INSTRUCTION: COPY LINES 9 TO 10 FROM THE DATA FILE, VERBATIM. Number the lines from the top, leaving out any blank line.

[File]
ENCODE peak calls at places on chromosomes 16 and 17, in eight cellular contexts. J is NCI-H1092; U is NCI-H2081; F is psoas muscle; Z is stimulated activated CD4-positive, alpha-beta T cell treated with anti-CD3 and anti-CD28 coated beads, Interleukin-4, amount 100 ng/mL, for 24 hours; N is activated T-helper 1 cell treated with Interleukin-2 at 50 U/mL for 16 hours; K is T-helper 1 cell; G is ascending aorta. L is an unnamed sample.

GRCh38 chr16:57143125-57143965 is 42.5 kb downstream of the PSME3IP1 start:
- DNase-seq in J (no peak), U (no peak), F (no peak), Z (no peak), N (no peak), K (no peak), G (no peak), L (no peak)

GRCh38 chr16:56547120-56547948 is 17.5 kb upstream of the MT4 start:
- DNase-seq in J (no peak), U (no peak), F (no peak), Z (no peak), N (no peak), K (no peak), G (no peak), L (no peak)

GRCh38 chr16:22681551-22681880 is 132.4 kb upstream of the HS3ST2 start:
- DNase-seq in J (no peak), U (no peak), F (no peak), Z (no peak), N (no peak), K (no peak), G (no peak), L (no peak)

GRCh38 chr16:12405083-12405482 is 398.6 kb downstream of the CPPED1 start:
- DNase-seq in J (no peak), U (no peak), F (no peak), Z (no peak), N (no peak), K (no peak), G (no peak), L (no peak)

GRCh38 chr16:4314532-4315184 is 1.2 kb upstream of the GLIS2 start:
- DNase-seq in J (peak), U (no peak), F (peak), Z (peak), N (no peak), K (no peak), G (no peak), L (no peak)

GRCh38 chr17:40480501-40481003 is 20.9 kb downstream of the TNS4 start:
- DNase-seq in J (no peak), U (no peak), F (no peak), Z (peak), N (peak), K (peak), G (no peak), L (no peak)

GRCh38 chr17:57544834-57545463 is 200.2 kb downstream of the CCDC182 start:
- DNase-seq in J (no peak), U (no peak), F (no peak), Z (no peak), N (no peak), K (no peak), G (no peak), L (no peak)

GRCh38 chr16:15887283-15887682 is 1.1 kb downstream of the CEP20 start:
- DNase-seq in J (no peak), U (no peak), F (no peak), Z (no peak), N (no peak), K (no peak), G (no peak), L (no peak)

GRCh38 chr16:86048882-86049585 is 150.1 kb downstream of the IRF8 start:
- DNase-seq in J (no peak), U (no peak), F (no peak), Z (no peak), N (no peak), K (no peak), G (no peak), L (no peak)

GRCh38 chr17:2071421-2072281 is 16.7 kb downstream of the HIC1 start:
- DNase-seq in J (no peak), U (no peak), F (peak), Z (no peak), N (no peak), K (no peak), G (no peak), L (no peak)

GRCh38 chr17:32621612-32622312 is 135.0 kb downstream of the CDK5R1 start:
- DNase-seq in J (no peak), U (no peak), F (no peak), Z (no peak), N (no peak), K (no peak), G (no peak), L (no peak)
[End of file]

- DNase-seq in J (no peak), U (no peak), F (no peak), Z (no peak), N (no peak), K (no peak), G (no peak), L (no peak)

GRCh38 chr16:4314532-4315184 is 1.2 kb upstream of the GLIS2 start: